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MetroCreative Connection Although snoring is a common problem among all ages and genders, the National Sleep Foundation says that men are twice as likely to snore as women, and snoring can worsen with age.

MetroCreative Connection Although snoring is a common problem among all ages and genders, the National Sleep Foundation says that men are twice as likely to snore as women, and snoring can worsen with age.

Snoring may seem like a pesky yet minor problem, but it can be much more serious than some people know. Although snoring is a common problem among all ages and genders, the National Sleep Foundation says that men are twice as likely to snore as women, and snoring can worsen with age.

The aging process can lead to a relaxation of the throat muscles, resulting in snoring. Furthermore, the NSF says anatomical abnormalities of the nose and throat, illness and other factors may also contribute to snoring.

Drinking alcohol, which can have an effect similar to muscle relaxants, in the evening can make snoring worse.

While many people may think snoring is a mere nuisance, it actually may be a symptom of obstructive sleep apnea. Over time, apnea can be associated with high blood pressure and increased risks of heart attack, stroke or death, advises WebMD.

Now there is new evidence that those with obstructive sleep apnea may be at a higher risk of developing Alzheimer’s disease as well.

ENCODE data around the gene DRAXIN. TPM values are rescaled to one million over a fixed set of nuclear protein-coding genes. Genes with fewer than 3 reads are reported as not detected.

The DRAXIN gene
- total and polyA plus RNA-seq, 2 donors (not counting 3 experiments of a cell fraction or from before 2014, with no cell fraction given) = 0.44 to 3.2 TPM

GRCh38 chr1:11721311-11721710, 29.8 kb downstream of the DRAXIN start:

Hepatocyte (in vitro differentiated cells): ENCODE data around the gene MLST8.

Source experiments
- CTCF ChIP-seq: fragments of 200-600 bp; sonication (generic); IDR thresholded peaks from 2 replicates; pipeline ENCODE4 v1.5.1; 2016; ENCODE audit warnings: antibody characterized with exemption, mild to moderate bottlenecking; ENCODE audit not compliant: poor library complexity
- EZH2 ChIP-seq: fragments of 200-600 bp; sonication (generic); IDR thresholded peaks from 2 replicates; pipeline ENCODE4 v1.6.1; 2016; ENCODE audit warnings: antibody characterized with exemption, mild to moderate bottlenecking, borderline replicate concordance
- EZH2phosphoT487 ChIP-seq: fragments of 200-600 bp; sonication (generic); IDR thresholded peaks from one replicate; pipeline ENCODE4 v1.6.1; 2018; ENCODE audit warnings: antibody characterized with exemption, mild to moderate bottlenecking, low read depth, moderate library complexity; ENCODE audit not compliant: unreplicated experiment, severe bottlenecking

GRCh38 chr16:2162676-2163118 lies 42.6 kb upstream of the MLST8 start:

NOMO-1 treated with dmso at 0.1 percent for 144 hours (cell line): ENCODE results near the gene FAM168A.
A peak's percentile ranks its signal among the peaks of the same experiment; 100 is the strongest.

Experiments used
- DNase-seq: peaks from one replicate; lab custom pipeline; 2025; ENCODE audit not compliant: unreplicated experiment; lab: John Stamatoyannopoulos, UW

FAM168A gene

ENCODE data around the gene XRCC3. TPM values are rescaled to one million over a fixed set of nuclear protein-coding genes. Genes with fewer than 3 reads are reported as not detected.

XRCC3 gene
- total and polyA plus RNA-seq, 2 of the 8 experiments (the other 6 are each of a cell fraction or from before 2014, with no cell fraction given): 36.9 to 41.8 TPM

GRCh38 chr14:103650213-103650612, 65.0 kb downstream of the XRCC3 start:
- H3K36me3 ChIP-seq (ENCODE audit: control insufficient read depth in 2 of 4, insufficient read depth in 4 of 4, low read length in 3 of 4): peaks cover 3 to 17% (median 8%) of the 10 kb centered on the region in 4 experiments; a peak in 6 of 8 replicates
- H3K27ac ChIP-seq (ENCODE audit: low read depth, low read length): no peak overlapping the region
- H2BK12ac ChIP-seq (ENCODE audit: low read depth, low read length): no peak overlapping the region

A new study published in the journal Neurology found that people with sleep apnea tended to develop memory problems and other signs of cognitive impairment earlier than people without such sleep disorders.

Richard Osorio, MD, a research assistant professor of psychiatry at the NYU Center for Brain Health, found that, among 2,000 people studied, those who reported having sleep apnea or snoring tended to develop signs of mild cognitive impairment, including memory lapses and slower speed on cognitive skills, about 12 years earlier on average than those who didn’t report any sleep-related breathing issues. Mild cognitive impairment often precedes dementia related to Alzheimer’s disease.

Some researchers believe snoring and sleep apnea may contribute to a buildup of the toxic protein in the brain called beta-amyloid, which is a hallmark of Alzheimer’s disease and other dementias.

If snoring has become problematic, men are urged to visit a doctor or sleep specialist to see which therapies can be instituted to help improve sleep and overall health.

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